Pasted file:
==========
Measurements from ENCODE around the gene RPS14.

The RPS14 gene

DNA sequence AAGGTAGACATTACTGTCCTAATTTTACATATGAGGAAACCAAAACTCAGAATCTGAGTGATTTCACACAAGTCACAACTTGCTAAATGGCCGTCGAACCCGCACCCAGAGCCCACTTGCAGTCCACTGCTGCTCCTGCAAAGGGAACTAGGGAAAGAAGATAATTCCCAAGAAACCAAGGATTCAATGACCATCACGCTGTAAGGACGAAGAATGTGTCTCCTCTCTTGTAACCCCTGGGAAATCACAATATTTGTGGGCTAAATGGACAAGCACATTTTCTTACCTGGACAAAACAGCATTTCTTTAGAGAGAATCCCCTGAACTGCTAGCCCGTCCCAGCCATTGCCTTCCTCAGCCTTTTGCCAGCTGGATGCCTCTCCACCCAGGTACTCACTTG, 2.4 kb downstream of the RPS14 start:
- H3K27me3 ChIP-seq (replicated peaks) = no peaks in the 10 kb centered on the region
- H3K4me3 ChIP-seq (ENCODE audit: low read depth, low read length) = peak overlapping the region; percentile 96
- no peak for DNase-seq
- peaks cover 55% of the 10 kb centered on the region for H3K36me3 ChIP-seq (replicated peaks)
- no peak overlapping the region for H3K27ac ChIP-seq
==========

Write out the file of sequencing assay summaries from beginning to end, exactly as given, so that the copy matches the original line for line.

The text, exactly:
Measurements from ENCODE around the gene RPS14.

The RPS14 gene

DNA sequence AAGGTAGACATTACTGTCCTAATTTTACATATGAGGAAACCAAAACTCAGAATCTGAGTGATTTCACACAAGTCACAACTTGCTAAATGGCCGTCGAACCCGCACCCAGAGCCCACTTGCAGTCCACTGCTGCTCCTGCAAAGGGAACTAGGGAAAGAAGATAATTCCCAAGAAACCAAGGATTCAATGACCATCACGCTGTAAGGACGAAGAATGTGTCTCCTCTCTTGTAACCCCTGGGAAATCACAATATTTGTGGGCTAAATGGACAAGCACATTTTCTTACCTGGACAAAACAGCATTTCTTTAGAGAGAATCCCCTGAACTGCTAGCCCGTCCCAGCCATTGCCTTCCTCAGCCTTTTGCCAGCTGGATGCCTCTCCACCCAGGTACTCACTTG, 2.4 kb downstream of the RPS14 start:
- H3K27me3 ChIP-seq (replicated peaks) = no peaks in the 10 kb centered on the region
- H3K4me3 ChIP-seq (ENCODE audit: low read depth, low read length) = peak overlapping the region; percentile 96
- no peak for DNase-seq
- peaks cover 55% of the 10 kb centered on the region for H3K36me3 ChIP-seq (replicated peaks)
- no peak overlapping the region for H3K27ac ChIP-seq